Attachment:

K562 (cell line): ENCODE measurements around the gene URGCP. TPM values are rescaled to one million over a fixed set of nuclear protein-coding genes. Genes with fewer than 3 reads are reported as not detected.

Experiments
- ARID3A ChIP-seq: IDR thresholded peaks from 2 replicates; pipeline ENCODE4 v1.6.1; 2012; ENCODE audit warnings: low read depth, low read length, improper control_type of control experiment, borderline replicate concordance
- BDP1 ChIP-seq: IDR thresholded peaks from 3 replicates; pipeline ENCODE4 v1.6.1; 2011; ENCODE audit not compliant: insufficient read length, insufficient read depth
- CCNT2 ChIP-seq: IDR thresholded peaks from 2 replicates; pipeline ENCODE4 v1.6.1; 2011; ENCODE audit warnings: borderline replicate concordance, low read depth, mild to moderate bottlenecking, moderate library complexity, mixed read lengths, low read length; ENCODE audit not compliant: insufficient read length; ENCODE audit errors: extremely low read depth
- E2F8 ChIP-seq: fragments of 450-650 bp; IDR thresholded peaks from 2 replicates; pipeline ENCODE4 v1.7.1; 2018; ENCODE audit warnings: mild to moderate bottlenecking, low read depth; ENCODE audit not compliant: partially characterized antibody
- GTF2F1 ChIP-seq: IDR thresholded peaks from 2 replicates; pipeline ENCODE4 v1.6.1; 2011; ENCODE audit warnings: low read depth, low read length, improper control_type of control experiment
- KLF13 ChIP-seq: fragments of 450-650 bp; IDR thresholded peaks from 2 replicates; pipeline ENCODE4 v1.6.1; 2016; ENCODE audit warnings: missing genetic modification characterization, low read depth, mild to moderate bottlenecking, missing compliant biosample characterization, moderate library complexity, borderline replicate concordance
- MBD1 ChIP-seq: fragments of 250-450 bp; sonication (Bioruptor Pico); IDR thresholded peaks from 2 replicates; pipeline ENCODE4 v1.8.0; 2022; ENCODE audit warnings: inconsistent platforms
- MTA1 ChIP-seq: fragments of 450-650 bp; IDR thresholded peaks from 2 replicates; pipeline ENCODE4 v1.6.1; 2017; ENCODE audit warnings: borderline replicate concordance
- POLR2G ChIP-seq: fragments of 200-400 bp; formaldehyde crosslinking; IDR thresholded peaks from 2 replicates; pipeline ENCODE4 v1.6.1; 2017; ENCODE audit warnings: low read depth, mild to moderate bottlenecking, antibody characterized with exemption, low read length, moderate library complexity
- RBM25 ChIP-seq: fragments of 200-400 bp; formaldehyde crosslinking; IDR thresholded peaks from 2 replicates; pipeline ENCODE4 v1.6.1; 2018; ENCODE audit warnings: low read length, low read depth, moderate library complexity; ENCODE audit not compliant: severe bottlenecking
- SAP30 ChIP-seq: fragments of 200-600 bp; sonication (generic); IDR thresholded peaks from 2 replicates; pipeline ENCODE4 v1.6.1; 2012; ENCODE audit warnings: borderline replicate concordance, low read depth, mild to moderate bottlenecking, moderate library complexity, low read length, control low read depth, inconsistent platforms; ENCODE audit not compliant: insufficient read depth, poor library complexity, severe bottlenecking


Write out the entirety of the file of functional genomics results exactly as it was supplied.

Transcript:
K562 (cell line): ENCODE measurements around the gene URGCP. TPM values are rescaled to one million over a fixed set of nuclear protein-coding genes. Genes with fewer than 3 reads are reported as not detected.

Experiments
- ARID3A ChIP-seq: IDR thresholded peaks from 2 replicates; pipeline ENCODE4 v1.6.1; 2012; ENCODE audit warnings: low read depth, low read length, improper control_type of control experiment, borderline replicate concordance
- BDP1 ChIP-seq: IDR thresholded peaks from 3 replicates; pipeline ENCODE4 v1.6.1; 2011; ENCODE audit not compliant: insufficient read length, insufficient read depth
- CCNT2 ChIP-seq: IDR thresholded peaks from 2 replicates; pipeline ENCODE4 v1.6.1; 2011; ENCODE audit warnings: borderline replicate concordance, low read depth, mild to moderate bottlenecking, moderate library complexity, mixed read lengths, low read length; ENCODE audit not compliant: insufficient read length; ENCODE audit errors: extremely low read depth
- E2F8 ChIP-seq: fragments of 450-650 bp; IDR thresholded peaks from 2 replicates; pipeline ENCODE4 v1.7.1; 2018; ENCODE audit warnings: mild to moderate bottlenecking, low read depth; ENCODE audit not compliant: partially characterized antibody
- GTF2F1 ChIP-seq: IDR thresholded peaks from 2 replicates; pipeline ENCODE4 v1.6.1; 2011; ENCODE audit warnings: low read depth, low read length, improper control_type of control experiment
- KLF13 ChIP-seq: fragments of 450-650 bp; IDR thresholded peaks from 2 replicates; pipeline ENCODE4 v1.6.1; 2016; ENCODE audit warnings: missing genetic modification characterization, low read depth, mild to moderate bottlenecking, missing compliant biosample characterization, moderate library complexity, borderline replicate concordance
- MBD1 ChIP-seq: fragments of 250-450 bp; sonication (Bioruptor Pico); IDR thresholded peaks from 2 replicates; pipeline ENCODE4 v1.8.0; 2022; ENCODE audit warnings: inconsistent platforms
- MTA1 ChIP-seq: fragments of 450-650 bp; IDR thresholded peaks from 2 replicates; pipeline ENCODE4 v1.6.1; 2017; ENCODE audit warnings: borderline replicate concordance
- POLR2G ChIP-seq: fragments of 200-400 bp; formaldehyde crosslinking; IDR thresholded peaks from 2 replicates; pipeline ENCODE4 v1.6.1; 2017; ENCODE audit warnings: low read depth, mild to moderate bottlenecking, antibody characterized with exemption, low read length, moderate library complexity
- RBM25 ChIP-seq: fragments of 200-400 bp; formaldehyde crosslinking; IDR thresholded peaks from 2 replicates; pipeline ENCODE4 v1.6.1; 2018; ENCODE audit warnings: low read length, low read depth, moderate library complexity; ENCODE audit not compliant: severe bottlenecking
- SAP30 ChIP-seq: fragments of 200-600 bp; sonication (generic); IDR thresholded peaks from 2 replicates; pipeline ENCODE4 v1.6.1; 2012; ENCODE audit warnings: borderline replicate concordance, low read depth, mild to moderate bottlenecking, moderate library complexity, low read length, control low read depth, inconsistent platforms; ENCODE audit not compliant: insufficient read depth, poor library complexity, severe bottlenecking